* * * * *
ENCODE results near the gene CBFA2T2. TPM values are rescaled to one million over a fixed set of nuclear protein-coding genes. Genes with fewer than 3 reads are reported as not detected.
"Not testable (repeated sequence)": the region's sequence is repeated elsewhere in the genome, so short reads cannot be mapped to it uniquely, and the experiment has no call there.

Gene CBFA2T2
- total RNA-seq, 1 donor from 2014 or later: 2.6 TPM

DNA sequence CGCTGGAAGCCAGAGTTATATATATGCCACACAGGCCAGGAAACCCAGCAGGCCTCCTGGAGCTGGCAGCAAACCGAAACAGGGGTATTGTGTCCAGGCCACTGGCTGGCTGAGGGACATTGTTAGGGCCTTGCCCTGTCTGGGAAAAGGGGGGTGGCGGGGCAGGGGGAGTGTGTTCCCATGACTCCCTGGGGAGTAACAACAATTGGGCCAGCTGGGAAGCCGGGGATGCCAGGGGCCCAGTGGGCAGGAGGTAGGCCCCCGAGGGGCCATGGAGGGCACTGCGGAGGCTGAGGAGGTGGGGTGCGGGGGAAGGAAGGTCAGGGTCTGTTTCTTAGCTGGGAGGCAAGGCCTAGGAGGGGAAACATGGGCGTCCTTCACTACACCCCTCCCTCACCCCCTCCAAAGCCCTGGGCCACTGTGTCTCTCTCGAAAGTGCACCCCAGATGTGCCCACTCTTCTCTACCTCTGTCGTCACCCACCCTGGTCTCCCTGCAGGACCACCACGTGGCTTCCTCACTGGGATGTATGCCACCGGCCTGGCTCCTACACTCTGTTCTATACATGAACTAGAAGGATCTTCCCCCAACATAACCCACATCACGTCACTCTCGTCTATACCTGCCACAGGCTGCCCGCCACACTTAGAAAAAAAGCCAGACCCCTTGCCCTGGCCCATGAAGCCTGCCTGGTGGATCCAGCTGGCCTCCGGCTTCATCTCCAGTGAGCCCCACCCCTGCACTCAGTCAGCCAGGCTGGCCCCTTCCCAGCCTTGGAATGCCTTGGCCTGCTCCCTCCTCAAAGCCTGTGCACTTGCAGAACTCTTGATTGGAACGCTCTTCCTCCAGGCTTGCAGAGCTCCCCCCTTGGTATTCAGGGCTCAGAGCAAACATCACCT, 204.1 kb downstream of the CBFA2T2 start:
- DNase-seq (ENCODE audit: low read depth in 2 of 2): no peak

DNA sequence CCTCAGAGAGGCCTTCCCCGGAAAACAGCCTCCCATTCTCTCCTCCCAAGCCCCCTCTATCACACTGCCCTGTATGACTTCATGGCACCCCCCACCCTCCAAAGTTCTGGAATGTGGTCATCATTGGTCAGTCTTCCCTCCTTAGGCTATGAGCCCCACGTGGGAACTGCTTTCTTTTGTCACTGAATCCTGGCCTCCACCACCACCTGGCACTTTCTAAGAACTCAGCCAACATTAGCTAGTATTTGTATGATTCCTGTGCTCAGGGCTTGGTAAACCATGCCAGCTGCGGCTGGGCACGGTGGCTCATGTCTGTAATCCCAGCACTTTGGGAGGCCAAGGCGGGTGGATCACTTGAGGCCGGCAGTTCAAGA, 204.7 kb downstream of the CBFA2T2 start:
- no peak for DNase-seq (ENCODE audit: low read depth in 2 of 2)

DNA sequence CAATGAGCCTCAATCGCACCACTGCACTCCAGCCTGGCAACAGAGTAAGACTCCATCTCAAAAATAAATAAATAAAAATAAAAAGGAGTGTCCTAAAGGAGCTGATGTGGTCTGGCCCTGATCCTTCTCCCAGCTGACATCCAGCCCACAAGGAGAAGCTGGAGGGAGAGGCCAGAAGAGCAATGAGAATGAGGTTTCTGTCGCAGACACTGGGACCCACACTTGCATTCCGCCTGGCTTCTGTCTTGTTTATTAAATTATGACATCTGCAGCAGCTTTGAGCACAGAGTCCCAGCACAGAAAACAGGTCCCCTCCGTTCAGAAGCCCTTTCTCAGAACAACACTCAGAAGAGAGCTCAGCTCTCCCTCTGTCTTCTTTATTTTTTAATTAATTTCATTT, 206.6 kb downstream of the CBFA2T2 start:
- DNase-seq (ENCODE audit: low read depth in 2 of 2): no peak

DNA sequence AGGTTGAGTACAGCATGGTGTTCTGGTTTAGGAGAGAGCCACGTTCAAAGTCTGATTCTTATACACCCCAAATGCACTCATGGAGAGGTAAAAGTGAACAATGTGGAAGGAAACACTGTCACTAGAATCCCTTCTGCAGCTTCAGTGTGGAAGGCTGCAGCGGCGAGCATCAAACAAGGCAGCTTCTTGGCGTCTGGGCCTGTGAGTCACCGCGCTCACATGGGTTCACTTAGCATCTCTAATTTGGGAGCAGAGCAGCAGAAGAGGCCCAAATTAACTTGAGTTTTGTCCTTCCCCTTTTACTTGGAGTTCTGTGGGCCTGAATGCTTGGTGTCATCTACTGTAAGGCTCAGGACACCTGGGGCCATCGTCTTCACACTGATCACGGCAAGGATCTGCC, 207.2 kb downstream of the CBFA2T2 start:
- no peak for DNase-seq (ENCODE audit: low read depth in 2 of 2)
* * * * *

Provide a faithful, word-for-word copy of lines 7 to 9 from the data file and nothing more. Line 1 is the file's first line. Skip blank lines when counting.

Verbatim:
DNA sequence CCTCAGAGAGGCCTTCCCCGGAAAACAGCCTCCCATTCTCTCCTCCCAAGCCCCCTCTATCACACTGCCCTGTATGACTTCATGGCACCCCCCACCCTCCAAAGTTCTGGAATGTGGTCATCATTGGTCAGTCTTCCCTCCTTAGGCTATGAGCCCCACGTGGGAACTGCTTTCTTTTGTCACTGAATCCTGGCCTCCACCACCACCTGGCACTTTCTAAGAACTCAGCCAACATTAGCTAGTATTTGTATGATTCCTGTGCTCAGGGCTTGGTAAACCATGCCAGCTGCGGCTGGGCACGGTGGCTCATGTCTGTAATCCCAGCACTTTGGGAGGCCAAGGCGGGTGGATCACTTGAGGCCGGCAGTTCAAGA, 204.7 kb downstream of the CBFA2T2 start:
- no peak for DNase-seq (ENCODE audit: low read depth in 2 of 2)

DNA sequence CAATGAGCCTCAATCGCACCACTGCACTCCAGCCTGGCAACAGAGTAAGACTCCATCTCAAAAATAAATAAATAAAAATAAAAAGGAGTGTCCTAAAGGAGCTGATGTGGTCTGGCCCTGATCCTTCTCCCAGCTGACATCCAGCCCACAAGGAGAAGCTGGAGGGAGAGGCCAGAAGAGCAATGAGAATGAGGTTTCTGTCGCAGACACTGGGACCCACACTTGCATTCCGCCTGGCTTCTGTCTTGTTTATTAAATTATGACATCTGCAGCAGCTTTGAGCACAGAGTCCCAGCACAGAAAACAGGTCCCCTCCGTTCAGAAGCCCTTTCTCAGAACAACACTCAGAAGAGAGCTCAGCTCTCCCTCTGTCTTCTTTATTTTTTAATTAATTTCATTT, 206.6 kb downstream of the CBFA2T2 start: